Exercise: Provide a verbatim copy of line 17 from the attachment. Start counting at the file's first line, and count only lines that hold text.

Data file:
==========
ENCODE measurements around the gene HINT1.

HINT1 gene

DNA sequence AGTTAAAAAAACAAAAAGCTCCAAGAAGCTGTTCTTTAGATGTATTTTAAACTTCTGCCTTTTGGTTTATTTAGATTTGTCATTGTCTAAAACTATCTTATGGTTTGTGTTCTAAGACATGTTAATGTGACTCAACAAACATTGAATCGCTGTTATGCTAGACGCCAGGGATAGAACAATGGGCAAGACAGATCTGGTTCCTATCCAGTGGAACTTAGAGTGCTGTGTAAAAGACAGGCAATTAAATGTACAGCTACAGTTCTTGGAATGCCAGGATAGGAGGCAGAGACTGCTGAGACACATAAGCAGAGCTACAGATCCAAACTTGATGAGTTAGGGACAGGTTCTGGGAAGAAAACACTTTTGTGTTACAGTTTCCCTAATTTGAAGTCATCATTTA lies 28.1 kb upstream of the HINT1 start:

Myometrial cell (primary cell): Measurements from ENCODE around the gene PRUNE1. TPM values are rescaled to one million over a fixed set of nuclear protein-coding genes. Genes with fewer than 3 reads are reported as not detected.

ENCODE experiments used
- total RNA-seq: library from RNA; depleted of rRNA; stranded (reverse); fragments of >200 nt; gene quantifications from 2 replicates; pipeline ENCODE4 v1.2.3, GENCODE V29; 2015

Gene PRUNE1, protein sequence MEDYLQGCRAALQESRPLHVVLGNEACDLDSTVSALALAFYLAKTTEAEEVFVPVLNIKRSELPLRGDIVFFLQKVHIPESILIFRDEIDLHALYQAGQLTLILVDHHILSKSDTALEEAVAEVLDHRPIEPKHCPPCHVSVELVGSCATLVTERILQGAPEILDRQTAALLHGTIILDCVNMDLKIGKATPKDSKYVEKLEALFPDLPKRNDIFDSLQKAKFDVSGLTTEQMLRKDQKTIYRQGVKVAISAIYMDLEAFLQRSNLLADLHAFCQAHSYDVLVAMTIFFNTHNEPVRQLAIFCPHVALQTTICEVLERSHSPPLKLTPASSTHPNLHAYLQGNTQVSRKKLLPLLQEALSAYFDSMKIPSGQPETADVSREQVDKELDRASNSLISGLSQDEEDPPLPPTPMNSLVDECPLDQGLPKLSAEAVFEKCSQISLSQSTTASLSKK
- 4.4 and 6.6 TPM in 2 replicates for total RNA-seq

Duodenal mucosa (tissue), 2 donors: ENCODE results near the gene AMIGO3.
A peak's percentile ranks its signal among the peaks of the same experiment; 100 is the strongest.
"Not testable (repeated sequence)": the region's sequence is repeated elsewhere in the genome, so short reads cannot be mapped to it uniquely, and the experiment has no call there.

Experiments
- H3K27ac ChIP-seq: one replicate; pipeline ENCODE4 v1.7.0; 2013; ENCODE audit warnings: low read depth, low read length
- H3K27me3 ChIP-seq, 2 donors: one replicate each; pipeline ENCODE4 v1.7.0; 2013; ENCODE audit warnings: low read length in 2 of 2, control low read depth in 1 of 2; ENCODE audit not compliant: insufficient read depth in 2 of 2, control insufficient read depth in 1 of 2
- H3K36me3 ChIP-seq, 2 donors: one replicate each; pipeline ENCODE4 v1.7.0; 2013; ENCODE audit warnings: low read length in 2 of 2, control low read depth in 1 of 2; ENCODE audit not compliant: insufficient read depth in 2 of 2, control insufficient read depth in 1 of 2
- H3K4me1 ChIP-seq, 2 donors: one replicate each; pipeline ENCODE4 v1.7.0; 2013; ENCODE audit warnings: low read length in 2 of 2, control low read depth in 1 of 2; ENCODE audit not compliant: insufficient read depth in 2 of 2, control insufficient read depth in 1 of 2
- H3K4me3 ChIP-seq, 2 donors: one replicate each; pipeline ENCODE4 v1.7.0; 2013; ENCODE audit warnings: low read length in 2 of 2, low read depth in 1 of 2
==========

- H3K4me3 ChIP-seq, 2 donors: one replicate each; pipeline ENCODE4 v1.7.0; 2013; ENCODE audit warnings: low read length in 2 of 2, low read depth in 1 of 2